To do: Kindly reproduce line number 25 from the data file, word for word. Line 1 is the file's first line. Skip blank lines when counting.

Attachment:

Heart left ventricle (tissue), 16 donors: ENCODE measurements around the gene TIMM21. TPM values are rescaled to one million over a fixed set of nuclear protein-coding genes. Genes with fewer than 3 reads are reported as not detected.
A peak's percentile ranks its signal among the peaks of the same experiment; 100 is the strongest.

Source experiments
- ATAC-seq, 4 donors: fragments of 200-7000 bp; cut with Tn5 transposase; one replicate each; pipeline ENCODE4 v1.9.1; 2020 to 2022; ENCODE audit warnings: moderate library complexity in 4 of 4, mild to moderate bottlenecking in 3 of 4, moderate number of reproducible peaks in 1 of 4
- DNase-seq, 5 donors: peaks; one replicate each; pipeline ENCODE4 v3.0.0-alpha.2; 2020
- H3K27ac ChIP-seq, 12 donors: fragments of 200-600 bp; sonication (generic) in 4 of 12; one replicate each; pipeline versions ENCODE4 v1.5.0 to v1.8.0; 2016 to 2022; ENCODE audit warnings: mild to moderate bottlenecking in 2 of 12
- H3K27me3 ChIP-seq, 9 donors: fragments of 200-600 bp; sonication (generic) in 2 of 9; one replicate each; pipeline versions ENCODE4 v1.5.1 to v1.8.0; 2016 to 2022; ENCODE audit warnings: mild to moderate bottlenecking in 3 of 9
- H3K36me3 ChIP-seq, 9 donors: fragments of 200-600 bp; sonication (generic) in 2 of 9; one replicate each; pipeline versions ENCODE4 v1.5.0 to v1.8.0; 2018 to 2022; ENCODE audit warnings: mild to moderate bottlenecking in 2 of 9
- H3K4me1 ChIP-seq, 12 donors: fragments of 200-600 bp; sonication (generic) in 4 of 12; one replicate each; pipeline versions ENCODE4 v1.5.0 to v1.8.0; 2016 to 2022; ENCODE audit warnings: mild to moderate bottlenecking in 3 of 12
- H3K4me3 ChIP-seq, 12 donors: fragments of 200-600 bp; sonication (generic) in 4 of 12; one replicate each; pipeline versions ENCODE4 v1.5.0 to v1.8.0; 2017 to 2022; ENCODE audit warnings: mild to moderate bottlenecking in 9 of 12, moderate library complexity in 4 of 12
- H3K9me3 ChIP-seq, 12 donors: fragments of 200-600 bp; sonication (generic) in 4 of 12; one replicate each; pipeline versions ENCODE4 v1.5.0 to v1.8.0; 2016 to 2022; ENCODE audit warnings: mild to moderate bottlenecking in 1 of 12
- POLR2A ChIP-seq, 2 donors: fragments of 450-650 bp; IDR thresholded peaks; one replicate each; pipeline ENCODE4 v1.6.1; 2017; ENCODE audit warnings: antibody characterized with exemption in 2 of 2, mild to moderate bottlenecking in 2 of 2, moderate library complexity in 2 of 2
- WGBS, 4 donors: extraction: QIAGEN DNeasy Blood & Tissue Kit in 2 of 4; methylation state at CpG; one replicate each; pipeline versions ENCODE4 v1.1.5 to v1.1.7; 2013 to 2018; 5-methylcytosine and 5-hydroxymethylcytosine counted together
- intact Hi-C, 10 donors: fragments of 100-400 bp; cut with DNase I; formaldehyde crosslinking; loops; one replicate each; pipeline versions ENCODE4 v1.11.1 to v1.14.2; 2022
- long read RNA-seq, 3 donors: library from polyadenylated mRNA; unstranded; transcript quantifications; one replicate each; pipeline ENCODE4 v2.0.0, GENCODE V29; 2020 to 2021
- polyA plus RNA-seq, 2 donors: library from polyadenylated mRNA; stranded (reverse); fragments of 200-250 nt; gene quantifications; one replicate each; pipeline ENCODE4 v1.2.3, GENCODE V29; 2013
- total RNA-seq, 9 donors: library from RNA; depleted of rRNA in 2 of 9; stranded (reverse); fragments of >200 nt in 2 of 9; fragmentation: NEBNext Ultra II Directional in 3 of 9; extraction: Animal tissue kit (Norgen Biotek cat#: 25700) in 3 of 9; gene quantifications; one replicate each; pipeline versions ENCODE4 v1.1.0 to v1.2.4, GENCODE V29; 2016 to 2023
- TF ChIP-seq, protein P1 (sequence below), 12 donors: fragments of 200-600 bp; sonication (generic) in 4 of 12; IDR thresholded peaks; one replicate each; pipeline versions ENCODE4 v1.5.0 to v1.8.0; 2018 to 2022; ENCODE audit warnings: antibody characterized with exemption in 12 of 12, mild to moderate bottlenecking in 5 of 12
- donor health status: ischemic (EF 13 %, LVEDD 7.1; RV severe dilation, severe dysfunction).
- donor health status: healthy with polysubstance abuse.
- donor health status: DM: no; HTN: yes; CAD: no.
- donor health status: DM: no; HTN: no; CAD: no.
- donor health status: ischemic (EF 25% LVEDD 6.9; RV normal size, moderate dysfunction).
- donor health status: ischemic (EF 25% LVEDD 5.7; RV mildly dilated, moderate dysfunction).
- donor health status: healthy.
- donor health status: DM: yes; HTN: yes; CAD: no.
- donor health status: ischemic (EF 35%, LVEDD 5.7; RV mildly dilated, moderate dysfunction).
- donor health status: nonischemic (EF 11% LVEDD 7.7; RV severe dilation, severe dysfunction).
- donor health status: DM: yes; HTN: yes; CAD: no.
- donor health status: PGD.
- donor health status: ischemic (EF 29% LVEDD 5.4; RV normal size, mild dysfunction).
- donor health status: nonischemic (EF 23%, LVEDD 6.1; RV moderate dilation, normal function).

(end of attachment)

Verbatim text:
- donor health status: healthy.